5. Assess Information to Identify Trends

After gathering input from many sources, it may feel like you have a lot to measure.

However, tracking too many KPIs can make things too complicated and dilute your team’s focus.

Sometimes you just have to pick a horse and ride it. Identify commonalities and trends from all the information you’ve gathered and choose three to five KPIs to focus on. Keep track of the results so you can fine-tune what and how you measure.

Make the Metrics Work For You

Gathering and measuring KPIs is just the beginning. You must also communicate their impacts and implications to the sales team clearly and improve visibility and transparency of sales with the organization at large.

Use sales tools that allow organization-wide access to these metrics and encourage salespeople to chime in with their insights. Summarize and visualize the data using dashboards, scorecards, and reports to make the data easy-to-digest. Use role-based access to make sure team members can get the appropriate type and amount of information.

Of course, KPIs aren’t set in stone, and they can change as a response to market trends and customer preferences. Revisit these steps periodically to validate you’re tracking the sales metrics that matter to help you stay on top of your game.

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Tips for Hiring The Right Inside Sales Representative

Mon, 2017-11-13 06:00

Buyers are waiting longer and longer to interact with your company’s sales representatives. When they do finally fill out the request for a demo or contact form, you want top-notch talent on the phone and sending emails to these prospects. You probably have some great performers on your team. Did you luck into those hires, or do you have a methodology when hiring for inside sales pros?

Here’s how the world shakes out when it comes to people pursuing sales: 5% of people can sell anything to anyone at anytime. Those people are typically successful entrepreneurs. They don’t need your sales job. Then there’s the 5% who couldn’t sell a fire extinguisher to a man on fire. These people need career counseling if they continue to try to pursue a job in sales. That leaves the rest of us — people with the potential to be great sales representatives for your organization. The keyword is potential.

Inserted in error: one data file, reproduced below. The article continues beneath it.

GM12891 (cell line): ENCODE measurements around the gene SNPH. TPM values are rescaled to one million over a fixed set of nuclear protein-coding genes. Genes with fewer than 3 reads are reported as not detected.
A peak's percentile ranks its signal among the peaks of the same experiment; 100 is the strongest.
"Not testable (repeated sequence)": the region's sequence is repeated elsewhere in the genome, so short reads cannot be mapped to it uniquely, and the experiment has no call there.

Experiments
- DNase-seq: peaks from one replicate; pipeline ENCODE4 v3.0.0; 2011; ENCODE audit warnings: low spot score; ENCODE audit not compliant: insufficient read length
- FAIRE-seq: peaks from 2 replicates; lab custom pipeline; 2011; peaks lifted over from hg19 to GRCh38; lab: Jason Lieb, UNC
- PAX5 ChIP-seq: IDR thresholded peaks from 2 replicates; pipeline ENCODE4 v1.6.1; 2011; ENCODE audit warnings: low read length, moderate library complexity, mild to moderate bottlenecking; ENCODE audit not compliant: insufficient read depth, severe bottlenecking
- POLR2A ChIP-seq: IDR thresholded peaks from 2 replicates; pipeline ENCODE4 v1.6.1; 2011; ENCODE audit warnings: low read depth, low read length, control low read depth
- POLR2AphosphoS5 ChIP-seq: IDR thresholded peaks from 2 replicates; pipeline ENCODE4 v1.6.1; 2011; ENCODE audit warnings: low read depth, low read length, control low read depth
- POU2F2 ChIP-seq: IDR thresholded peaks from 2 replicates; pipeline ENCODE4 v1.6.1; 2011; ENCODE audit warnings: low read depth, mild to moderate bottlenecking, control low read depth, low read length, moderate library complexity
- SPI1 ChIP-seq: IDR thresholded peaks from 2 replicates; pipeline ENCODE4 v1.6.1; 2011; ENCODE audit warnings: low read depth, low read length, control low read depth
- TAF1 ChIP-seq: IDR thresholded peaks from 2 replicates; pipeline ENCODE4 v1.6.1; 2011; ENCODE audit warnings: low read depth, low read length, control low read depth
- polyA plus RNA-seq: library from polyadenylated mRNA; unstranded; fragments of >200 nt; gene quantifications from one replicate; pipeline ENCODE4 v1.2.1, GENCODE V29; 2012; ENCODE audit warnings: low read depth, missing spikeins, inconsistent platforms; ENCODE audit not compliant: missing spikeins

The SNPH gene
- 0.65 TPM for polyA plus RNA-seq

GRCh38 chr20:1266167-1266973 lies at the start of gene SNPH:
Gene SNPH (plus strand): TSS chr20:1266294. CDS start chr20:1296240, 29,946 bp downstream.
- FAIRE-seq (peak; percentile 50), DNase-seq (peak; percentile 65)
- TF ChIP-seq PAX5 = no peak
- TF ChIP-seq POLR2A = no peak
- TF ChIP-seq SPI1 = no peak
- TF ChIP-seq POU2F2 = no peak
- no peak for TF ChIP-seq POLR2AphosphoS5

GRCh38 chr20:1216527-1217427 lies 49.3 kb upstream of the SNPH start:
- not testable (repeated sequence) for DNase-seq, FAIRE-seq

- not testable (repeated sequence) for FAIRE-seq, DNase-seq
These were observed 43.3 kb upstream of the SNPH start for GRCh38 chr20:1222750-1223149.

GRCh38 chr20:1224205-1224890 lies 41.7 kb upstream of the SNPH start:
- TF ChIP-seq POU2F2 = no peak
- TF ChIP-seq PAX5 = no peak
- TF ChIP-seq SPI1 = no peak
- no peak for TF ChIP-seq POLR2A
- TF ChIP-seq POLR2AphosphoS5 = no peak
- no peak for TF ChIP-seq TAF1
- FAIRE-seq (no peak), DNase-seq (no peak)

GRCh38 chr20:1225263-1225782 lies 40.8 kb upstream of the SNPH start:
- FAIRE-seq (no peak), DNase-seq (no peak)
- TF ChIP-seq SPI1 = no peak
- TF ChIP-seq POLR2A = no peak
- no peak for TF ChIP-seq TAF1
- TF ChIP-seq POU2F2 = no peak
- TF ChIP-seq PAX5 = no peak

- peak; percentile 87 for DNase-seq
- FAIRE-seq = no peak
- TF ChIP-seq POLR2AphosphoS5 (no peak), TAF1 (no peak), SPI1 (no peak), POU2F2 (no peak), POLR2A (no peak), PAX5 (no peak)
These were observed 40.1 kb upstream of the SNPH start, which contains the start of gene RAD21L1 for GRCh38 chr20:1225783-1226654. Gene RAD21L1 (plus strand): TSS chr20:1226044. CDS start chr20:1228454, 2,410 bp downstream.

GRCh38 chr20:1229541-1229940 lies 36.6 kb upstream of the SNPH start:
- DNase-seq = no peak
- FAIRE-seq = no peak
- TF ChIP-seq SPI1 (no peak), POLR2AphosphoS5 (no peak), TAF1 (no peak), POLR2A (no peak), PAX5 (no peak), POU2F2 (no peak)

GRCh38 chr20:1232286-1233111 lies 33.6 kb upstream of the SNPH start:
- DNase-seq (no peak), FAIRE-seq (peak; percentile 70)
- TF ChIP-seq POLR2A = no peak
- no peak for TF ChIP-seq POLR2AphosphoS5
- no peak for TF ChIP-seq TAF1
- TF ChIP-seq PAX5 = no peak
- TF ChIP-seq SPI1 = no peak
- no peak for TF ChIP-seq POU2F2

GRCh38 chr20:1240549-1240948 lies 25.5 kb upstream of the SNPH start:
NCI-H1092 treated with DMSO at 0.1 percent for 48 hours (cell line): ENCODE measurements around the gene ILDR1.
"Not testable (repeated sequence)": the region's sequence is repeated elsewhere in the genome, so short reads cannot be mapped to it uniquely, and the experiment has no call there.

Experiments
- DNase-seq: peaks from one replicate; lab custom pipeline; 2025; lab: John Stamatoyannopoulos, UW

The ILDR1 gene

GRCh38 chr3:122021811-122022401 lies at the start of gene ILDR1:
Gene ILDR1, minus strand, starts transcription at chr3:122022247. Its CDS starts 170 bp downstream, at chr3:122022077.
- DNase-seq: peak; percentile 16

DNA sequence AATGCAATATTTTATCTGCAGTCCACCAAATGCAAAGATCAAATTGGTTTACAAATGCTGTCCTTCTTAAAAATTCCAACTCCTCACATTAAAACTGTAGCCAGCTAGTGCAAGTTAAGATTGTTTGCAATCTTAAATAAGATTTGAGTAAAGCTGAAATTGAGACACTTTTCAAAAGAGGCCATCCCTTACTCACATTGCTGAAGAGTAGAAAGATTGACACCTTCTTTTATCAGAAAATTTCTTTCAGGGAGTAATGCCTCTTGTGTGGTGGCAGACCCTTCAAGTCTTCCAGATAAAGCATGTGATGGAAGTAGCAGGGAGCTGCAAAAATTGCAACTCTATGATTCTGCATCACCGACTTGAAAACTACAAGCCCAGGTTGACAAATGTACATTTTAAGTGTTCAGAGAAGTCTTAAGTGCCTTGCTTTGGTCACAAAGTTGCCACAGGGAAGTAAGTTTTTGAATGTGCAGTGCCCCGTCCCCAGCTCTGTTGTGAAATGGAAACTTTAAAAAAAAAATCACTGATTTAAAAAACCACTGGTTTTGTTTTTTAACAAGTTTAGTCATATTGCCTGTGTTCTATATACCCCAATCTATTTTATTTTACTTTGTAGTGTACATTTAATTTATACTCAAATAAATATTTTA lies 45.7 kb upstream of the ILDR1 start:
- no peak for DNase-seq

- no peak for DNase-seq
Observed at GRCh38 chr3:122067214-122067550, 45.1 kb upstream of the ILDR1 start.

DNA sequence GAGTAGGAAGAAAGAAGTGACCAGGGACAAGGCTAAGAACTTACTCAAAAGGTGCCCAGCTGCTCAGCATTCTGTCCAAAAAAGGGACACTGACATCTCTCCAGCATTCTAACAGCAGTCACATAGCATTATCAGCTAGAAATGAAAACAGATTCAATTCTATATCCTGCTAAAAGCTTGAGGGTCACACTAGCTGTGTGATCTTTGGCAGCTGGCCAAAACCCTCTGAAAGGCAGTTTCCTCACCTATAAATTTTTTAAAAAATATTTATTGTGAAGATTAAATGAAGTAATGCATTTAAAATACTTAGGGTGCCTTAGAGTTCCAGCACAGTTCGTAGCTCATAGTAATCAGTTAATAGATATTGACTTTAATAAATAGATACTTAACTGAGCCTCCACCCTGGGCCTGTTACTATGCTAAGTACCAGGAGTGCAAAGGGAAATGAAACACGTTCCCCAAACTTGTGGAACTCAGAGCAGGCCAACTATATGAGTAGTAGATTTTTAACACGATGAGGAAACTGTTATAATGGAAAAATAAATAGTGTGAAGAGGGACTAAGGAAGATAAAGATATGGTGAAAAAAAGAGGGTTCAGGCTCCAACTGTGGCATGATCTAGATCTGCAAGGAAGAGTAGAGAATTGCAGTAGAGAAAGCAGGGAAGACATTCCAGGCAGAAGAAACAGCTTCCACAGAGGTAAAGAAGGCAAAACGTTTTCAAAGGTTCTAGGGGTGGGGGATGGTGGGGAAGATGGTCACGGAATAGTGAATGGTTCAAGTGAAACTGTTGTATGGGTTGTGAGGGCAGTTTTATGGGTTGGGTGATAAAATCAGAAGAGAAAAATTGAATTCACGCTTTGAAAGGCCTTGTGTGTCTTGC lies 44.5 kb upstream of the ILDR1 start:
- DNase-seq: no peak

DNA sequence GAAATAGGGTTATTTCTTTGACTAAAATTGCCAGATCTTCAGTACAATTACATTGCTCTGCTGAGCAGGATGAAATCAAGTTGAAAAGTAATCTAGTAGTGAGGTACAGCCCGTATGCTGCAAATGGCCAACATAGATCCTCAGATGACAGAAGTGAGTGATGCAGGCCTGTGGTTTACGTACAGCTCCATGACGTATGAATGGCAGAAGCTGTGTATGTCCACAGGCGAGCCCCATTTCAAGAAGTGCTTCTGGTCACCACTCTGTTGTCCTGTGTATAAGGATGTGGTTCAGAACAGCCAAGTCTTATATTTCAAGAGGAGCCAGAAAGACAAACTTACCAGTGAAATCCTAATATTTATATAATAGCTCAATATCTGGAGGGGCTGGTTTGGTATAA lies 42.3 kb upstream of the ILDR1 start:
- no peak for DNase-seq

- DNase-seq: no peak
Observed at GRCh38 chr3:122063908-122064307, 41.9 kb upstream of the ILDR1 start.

Skilled Salespeople Have Four Things in Common

According to Lee Salz, Founder and CEO of Sales Architects, people with the potential to be your next inside sales rockstar have the following things in common, and they are all non-negotiables for your hires. If you want to learn more about evaluating candidates on each of the characteristics below, watch Lee Salz’s webinar.

1. Resilience

Sales is a job where the number of rejections outweighs the number of wins. However, the quality of wins makes those losses bearable. You must hire sales representatives who are resilient enough to handle every “no” and intelligent enough to understand that multiple small rejections are nothing compared to significant, quality wins.

2. An Inclination Toward Continuous Self Improvement

While we may agree that sales is a job where you hear “no” quite often, the successful sales representative doesn’t just accept every rejection and move on to the next lead. Great salespeople should occasionally examine those rejections. While they should let the obvious “no’s” go, talented sales pros will review the questionable losses and find ways to improve their pitch or approach should they face a similar situation in the future. People with a zest for learning and dedication to improvement are a sales manager’s dream candidate.

3. Goal Orientation with a Focus on the Client

When hiring your next sales rep, don’t just think about how goal-oriented the individual is. Consider how client goal-oriented he or she is. When hiring managers think of “goal-oriented” candidates, that often means the candidate is driven to achieve his or her own goals. A successful sales organization must be built with people who are fanatical about helping clients achieve their goals. This type of sales organization is a win-win-win. Customers get great counsel and service. Your company is more effective with consultative selling. Your sales representatives make more sales when they care about the client.

4. A Naturally Inquisitive Personality

What makes a salesperson really successful? His or her ability to ask questions and listen to the prospect’s answers. Curiosity is an incredible trait in salespeople. The more thoughtful and intelligent questions they ask, the more opportunities they have to uncover pain points and help solve customers’ problems.